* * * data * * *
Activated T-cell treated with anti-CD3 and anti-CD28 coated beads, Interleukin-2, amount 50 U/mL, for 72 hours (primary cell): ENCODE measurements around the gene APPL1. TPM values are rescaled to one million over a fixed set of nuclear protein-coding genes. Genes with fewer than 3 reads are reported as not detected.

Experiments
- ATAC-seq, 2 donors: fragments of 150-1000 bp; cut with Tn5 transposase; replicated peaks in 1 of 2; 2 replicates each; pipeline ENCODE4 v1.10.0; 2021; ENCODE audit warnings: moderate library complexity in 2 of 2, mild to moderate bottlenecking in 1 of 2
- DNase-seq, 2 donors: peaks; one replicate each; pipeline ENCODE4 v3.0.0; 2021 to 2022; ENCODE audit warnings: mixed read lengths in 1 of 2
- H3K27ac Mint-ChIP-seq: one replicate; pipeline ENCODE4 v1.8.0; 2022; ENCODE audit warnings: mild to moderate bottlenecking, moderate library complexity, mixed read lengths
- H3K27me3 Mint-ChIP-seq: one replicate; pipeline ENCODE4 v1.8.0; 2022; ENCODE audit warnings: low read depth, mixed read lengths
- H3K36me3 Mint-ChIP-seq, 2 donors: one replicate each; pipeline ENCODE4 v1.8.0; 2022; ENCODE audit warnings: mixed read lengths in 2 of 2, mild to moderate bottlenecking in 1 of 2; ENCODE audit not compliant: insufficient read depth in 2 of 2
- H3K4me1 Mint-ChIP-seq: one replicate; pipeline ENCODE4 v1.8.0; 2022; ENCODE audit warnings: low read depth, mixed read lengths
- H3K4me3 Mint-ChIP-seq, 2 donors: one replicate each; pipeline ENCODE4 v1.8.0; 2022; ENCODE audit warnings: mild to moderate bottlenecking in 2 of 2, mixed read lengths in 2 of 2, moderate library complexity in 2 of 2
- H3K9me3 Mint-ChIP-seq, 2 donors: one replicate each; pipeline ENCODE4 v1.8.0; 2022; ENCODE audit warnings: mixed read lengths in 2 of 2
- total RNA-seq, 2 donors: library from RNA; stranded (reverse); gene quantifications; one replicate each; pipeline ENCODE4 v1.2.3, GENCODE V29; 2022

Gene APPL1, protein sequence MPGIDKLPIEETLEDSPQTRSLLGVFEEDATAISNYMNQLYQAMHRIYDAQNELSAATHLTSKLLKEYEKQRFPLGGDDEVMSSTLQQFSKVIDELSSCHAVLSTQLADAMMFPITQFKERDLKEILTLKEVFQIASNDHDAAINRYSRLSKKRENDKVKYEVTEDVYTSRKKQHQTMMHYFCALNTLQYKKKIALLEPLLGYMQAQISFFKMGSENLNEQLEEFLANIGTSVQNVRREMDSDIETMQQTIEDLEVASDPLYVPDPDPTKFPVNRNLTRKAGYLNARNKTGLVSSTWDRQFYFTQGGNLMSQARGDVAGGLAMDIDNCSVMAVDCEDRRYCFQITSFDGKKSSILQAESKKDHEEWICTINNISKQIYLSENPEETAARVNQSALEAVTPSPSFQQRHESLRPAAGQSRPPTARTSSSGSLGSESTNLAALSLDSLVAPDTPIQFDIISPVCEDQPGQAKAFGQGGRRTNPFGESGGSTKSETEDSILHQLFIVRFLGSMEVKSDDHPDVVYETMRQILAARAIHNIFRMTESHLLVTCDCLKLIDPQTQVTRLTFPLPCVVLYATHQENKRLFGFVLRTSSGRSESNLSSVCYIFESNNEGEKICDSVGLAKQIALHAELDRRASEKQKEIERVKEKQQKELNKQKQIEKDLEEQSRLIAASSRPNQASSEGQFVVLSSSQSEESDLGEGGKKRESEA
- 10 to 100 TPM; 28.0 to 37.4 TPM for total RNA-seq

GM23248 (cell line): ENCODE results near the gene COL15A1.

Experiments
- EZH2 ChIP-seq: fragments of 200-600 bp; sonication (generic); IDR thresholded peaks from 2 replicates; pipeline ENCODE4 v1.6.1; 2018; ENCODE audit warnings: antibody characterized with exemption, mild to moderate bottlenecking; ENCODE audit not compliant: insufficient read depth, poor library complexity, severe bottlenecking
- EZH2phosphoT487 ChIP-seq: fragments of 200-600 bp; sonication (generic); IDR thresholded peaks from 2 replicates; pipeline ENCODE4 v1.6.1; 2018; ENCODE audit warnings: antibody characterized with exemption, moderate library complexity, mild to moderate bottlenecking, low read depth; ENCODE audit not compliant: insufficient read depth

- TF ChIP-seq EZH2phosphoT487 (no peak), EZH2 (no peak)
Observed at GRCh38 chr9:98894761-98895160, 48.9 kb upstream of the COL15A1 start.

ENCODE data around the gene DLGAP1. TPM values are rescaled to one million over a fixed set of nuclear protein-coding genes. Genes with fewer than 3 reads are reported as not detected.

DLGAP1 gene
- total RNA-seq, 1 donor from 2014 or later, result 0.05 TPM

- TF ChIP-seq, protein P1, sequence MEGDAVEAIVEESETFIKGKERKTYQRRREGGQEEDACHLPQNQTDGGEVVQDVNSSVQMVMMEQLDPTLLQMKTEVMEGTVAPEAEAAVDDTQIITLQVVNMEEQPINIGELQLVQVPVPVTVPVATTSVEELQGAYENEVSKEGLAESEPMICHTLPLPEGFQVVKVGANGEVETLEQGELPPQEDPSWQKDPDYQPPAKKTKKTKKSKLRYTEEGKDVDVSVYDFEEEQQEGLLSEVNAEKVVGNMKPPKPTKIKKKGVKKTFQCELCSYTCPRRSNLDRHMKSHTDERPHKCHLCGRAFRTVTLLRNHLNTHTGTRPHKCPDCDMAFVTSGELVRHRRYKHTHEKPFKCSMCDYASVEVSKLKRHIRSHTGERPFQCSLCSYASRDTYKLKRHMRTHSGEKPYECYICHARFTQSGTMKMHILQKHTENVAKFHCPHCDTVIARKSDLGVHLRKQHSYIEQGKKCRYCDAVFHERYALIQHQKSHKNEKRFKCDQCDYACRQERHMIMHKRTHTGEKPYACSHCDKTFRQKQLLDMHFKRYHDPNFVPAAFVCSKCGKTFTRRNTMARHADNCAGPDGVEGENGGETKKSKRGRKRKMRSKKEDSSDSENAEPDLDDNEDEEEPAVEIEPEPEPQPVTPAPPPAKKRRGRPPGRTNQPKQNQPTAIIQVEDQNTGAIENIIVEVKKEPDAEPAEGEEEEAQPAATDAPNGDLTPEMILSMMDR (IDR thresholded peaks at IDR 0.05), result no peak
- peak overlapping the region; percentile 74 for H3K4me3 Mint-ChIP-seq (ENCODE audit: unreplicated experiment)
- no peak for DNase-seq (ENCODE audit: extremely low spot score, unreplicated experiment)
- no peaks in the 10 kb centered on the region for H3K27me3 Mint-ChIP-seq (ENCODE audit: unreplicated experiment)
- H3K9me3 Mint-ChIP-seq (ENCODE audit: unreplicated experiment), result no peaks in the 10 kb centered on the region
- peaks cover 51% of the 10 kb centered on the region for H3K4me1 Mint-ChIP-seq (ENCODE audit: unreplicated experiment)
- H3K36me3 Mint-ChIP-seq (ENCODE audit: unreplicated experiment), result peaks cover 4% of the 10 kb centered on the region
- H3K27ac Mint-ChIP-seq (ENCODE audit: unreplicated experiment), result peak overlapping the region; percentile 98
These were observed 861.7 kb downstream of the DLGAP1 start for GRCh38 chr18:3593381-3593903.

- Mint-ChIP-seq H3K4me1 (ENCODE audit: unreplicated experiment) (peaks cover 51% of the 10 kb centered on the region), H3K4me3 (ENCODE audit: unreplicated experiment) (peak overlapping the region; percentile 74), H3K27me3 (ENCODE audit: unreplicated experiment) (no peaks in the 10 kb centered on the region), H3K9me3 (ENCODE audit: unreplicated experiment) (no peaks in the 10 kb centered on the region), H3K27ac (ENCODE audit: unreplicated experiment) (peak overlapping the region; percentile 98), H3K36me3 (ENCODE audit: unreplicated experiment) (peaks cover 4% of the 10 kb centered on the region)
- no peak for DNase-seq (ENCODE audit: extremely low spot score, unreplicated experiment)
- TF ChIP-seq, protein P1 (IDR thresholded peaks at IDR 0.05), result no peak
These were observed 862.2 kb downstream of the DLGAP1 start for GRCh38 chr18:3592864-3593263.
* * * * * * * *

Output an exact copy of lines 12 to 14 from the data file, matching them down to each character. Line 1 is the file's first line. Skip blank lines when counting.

Gene APPL1, protein sequence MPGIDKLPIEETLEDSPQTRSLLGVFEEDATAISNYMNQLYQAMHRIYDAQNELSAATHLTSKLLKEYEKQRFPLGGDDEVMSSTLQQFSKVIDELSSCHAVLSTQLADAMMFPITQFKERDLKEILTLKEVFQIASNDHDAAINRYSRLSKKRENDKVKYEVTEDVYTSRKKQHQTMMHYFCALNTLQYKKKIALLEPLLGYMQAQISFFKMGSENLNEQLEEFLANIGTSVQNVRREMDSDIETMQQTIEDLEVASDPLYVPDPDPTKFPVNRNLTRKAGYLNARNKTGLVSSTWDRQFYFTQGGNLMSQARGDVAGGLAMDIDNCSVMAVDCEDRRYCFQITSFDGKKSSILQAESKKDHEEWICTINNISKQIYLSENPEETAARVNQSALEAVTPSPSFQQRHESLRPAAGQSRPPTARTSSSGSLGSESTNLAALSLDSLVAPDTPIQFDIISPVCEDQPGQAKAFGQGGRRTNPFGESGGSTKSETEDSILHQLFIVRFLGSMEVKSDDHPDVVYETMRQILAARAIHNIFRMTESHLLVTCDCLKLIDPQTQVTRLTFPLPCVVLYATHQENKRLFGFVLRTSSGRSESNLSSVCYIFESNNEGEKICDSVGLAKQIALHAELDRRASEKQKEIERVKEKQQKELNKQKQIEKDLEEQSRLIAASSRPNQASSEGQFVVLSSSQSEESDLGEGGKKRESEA
- 10 to 100 TPM; 28.0 to 37.4 TPM for total RNA-seq

GM23248 (cell line): ENCODE results near the gene COL15A1.